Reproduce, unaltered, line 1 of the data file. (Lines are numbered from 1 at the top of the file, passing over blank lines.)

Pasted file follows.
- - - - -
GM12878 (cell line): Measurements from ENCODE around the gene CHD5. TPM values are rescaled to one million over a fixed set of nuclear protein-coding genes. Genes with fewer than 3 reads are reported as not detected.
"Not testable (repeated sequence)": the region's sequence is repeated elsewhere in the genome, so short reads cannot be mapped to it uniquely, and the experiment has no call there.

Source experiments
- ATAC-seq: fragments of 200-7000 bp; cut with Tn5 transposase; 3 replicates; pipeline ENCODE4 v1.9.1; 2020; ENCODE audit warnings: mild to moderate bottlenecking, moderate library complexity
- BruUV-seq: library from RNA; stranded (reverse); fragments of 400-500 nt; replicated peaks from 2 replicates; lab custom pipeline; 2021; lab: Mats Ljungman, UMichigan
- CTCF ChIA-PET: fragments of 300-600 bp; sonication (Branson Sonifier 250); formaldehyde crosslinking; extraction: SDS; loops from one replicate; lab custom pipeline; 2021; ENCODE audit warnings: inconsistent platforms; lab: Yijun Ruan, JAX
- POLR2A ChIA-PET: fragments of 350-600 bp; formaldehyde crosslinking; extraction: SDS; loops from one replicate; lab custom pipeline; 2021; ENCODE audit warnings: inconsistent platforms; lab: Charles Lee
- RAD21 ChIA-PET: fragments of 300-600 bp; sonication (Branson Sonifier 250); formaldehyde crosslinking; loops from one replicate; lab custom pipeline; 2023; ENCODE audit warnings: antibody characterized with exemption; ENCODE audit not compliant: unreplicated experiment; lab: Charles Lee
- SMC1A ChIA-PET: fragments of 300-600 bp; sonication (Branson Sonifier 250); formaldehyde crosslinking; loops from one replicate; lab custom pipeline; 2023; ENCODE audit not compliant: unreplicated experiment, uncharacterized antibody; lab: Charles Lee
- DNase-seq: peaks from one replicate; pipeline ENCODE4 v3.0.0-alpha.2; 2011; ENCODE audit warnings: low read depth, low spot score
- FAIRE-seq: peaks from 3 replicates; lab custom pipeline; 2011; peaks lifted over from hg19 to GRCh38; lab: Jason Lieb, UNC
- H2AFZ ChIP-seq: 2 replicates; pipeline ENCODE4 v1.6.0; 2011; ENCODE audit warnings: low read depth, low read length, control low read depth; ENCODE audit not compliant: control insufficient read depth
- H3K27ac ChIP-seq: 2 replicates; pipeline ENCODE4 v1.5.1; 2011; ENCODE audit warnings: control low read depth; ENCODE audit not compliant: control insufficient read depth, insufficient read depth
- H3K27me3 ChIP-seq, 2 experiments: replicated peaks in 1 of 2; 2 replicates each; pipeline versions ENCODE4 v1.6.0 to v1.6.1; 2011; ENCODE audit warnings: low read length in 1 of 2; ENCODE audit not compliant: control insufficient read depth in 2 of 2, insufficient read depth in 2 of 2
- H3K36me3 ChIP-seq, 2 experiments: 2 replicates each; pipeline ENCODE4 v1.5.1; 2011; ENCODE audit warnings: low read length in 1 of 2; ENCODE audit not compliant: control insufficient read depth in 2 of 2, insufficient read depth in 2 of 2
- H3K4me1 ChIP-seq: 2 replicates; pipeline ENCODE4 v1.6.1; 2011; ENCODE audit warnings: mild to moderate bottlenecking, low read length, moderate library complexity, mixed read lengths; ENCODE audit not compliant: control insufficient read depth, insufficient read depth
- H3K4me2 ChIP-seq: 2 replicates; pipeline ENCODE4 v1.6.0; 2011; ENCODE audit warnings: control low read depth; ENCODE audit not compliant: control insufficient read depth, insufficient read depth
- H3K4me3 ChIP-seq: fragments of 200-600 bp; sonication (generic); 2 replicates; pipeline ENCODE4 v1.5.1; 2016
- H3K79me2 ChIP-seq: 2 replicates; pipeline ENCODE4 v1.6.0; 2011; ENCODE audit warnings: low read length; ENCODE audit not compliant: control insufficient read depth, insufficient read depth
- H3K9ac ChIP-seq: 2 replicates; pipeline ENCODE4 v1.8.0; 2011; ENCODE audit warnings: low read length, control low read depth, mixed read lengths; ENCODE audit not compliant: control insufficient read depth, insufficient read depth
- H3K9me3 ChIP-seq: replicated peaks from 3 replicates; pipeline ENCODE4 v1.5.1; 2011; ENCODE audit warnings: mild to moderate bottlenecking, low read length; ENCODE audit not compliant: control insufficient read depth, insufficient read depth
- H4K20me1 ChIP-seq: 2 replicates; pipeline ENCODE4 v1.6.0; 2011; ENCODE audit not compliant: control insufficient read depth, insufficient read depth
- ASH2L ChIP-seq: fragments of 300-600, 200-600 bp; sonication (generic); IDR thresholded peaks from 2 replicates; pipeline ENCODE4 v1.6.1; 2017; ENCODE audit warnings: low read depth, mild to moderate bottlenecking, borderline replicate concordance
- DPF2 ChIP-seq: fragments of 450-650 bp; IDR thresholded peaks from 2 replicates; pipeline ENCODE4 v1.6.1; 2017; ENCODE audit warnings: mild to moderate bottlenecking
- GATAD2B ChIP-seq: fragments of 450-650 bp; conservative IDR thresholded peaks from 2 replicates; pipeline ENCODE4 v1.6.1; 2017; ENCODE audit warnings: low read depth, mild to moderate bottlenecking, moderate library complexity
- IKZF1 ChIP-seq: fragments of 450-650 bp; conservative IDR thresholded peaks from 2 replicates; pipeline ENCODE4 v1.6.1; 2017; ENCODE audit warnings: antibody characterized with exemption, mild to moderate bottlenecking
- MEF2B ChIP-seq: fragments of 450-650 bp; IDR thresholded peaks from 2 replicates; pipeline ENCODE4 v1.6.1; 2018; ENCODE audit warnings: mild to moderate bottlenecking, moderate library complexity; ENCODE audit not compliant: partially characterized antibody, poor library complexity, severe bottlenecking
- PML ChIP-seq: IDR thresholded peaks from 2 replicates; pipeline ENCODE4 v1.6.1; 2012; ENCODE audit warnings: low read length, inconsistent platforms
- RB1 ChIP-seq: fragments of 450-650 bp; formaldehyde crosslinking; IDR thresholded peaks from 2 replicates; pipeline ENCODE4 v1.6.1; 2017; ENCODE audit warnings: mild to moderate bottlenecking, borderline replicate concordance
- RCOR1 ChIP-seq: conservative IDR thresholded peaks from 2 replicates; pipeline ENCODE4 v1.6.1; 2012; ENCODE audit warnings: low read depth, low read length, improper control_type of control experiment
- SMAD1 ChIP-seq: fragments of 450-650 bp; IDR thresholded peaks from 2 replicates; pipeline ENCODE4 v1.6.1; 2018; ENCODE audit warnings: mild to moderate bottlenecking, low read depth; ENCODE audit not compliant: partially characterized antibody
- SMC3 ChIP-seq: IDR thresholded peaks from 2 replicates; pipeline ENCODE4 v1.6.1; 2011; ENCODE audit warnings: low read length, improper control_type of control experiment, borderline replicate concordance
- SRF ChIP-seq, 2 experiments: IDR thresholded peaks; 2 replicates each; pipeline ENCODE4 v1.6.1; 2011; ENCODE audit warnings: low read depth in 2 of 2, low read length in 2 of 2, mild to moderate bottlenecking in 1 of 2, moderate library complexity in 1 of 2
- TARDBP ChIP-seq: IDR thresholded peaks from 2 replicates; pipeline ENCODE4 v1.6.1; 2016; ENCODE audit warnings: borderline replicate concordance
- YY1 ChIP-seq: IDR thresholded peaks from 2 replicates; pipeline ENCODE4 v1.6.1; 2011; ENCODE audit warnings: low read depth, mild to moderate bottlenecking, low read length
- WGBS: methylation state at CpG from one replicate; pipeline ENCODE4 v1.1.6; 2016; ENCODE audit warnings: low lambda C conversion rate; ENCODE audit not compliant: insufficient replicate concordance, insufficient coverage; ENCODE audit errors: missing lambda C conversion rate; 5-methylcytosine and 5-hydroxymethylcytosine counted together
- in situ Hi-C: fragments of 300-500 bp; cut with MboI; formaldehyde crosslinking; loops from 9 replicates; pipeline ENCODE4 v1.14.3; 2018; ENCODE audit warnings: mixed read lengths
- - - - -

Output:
GM12878 (cell line): Measurements from ENCODE around the gene CHD5. TPM values are rescaled to one million over a fixed set of nuclear protein-coding genes. Genes with fewer than 3 reads are reported as not detected.